The judge in his trial refused the defence’s request to have these offences separated from the historic paedophile assaults at Grafton Close. They were all of a part.
In the witness box, McSweeney continued to lie and deny. Morbidly obese and not wearing a clerical collar, he cut a pathetic figure, weeping theatrically while giving his evidence.
But they were crocodile tears. In an extraordinary passage, McSweeney was asked by his own counsel to explain one of the many portrait photographs of adolescents or young men which the police had found in his home.
It was a picture of his ‘godson’, the priest told the court fondly.
This lie was exploded by the prosecuting counsel. A large number of other images of the same male, this time naked, had been found on a CD in the presbytery. They had been taken in a Paris hotel room.
The ‘godson’ was, in fact, an Italian rent boy whom McSweeney had paid for sex. It wasn’t a lie, McSweeney argued pathetically: ‘godson’ was merely ‘shorthand’ for the ‘pastoral care’ he had given the male prostitute.
Much as the conviction of this dangerous man is a victory for the authorities, McSweeney may prove to be the only catch for Operation Fernbridge.
John Stingemore — former manager of the Grafton Close care home — was charged with similar offences, but died just weeks before the trial.
What then of the Church’s role in failing to act decisively against McSweeney? Earlier this year, Pope Francis issued an apology to victims of clerical sex abuse and asked for forgiveness.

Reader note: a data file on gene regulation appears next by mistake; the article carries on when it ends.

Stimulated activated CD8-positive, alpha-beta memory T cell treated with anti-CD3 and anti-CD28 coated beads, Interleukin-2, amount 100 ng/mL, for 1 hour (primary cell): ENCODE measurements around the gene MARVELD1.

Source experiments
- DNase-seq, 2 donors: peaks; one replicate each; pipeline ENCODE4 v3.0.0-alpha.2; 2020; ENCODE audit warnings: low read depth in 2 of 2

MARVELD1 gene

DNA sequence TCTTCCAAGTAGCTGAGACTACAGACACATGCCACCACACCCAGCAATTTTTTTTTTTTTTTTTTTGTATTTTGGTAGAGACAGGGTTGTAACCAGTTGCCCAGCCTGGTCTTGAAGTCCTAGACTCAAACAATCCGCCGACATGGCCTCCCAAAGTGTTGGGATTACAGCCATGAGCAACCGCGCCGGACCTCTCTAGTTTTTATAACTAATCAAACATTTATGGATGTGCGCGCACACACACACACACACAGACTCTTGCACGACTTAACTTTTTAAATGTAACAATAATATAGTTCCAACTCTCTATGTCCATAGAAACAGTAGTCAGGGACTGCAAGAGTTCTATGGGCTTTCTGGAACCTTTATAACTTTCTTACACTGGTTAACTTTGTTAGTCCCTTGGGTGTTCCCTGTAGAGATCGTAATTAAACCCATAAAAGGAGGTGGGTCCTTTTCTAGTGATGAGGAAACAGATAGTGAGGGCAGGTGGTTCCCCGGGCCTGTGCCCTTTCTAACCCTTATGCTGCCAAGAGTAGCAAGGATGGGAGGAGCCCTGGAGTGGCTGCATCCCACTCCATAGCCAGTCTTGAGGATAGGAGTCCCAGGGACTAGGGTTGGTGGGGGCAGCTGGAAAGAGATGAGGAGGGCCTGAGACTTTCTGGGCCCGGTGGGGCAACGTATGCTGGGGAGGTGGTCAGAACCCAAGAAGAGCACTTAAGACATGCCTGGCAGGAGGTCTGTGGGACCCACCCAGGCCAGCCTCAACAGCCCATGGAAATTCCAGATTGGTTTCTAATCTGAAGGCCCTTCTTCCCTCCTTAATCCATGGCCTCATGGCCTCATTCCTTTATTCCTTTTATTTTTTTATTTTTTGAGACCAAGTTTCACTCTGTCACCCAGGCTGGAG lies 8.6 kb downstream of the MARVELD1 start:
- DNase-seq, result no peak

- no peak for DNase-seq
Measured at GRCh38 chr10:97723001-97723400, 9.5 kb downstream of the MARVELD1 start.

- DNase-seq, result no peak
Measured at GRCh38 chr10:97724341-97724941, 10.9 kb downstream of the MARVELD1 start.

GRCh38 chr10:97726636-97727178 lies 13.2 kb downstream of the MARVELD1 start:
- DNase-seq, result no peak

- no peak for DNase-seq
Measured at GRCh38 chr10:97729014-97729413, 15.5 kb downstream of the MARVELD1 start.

Yet commentators observed that Vatican officials remained reluctant to act against bishops accused of orchestrating cover-ups.
One irony of the McSweeney case is that, prior to his current position, Archbishop Peter Smith — McSweeney’s old friend from the Guildford seminary — had been promoted from East Anglia to head the archdiocese of Cardiff. The previous incumbent in Wales had stood down amid claims he ignored ‘warnings about paedophile priests in the archdiocese’.
Archbishop Smith was tasked with restoring the Welsh Church’s reputation, and declared he ‘wanted to help people bind up the wounds and bring healing’. This was three years after McSweeney had been given a new post in Smith’s East Anglia diocese.
This newspaper contacted the archbishop’s office about McSweeney’s claims of friendship, but inquiries were redirected to his former diocese of East Anglia.
In a statement, that diocese claimed: ‘The incident involving the video tapes in Fr McSweeney’s possession [in Brentwood, Essex] … was not investigated by the police on the grounds that they were not illegal. At that time, no allegations of child abuse had been made against Fr McSweeney.
‘The possession of such tapes was regarded by the Church as a matter of clergy discipline.’
The Diocese of Brentwood and its former head, Bishop McMahon, were asked by the Mail about their role in the affair. The diocese responded: ‘(After) the discovery of these videos in 1998, Fr McSweeney was offered therapy and counselling.
‘He then decided to leave the diocese, and some time later sought an appointment in the Diocese of East Anglia. Following consultations between the two bishops, he was allowed to take up a post in that diocese.’
There is no doubt the conviction of Father Tony McSweeney has seen a predatory man brought to justice. But the feeling remains that many others who abused boys at Elm Guest House and elsewhere have got away with their crimes scot-free.